August 15, 2018

Elevated Chicago Celebrates One Year

Elevated Chicago celebrates its first anniversary this month, and oh, what a year it has been.  As an equitable transit-oriented development (eTOD) initiative working in seven Chicago communities, Elevated Chicago has convened community-based and citywide organizations under a singular big challenge: How can cities leverage their transit systems to address racial inequities and prevent displacement of people of color?  

That simple question requires a multifaceted approach that includes systems and narrative change, advocacy and policy, capital investments and grants, and knowledge sharing – the tools of Elevated Chicago’s work. Since its launch, the collaborative has awarded $1,000,000 in grants to nonprofit organizations working together to advance racial equity, improve access to culture, boost climate resiliency and address public health disparities, in the vicinity of seven Chicago Transit Authority stations.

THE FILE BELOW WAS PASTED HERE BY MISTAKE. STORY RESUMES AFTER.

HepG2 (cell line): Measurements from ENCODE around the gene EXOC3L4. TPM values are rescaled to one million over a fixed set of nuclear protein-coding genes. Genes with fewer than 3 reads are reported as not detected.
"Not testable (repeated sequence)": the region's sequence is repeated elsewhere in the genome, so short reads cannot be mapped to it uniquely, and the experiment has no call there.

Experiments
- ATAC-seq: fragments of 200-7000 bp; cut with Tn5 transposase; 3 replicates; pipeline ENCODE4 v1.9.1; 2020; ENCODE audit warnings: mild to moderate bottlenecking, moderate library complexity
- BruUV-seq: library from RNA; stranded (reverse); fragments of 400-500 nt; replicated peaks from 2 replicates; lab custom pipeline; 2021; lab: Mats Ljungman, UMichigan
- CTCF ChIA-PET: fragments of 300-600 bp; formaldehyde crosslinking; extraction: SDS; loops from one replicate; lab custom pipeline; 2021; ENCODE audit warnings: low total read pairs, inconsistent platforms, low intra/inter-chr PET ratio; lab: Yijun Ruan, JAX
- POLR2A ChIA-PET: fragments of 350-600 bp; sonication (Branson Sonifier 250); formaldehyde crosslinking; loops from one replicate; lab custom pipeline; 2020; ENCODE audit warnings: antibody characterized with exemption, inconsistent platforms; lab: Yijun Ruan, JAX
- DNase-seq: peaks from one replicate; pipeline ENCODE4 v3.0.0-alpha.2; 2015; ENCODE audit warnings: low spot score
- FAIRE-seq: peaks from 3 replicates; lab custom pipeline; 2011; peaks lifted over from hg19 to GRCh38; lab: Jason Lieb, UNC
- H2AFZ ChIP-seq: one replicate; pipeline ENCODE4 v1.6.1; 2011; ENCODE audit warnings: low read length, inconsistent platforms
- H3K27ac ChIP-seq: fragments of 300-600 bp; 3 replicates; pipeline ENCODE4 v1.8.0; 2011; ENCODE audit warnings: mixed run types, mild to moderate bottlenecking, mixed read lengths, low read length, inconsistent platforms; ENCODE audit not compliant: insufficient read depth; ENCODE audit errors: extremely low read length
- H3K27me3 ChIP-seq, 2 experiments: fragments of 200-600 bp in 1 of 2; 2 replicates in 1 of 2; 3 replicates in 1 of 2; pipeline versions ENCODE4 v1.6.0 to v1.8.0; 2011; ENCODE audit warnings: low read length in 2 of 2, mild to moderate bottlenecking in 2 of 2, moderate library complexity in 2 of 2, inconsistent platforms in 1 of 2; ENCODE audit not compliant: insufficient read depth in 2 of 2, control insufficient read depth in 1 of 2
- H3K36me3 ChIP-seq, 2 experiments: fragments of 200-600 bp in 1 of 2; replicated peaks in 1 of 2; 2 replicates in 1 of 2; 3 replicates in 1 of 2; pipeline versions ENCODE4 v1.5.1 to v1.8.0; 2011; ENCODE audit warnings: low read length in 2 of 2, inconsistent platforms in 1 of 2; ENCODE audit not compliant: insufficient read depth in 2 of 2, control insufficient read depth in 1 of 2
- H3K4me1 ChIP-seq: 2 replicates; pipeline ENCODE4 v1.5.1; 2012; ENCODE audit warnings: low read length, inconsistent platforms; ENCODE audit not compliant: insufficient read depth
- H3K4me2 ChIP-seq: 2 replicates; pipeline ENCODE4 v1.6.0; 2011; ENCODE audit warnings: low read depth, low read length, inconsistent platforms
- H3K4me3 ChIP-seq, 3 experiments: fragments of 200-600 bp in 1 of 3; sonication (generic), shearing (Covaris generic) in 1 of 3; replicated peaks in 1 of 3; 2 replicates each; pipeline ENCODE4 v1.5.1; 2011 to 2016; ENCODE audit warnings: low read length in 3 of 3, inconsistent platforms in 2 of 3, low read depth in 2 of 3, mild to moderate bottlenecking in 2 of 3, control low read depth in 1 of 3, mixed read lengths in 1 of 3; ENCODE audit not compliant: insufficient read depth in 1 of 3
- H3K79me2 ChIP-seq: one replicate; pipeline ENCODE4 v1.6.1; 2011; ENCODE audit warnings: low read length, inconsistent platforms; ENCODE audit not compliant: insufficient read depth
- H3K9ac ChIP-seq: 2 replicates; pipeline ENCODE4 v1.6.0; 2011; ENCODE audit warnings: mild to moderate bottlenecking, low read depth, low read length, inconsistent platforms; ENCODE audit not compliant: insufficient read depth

The collaborative also held Chicago’s first major eTOD symposium in December 2017, presented with support from Enterprise; greeted Chicago with an introductory video on its work; amplified equity via its Twitter account; and initiated an ambitious project to develop actionable strategies for each of the seven elevated train stations where work has started. 

These strategies are wrapped into the Elevated Chicago Work/Plan, a detailed look at its collaborative, multi-sectoral approach to eTOD – an approach that will drive fundamental systems change toward greater racial equity in the neighborhoods’ built environments. The Work/Plan relies on three, interrelated themes – people, place and processes – and commits to advance priorities such as affordable housing, business incubators, community-led campaigns, green infrastructure, public art, and more. It will be released to the public and available on the Elevated Chicago website in August.

Elevated Chicago is Chicago’s local SPARCC table. SPARCC – or the Strong, Prosperous, And Resilient Communities Challenge –is a three-year, $90 million initiative that will empower communities and bolster local groups and leaders in their efforts to ensure that, as major new investments are made in infrastructure, transit, housing, health, and preparing for the challenges of climate change, they are used to make their communities places where everyone thrives.

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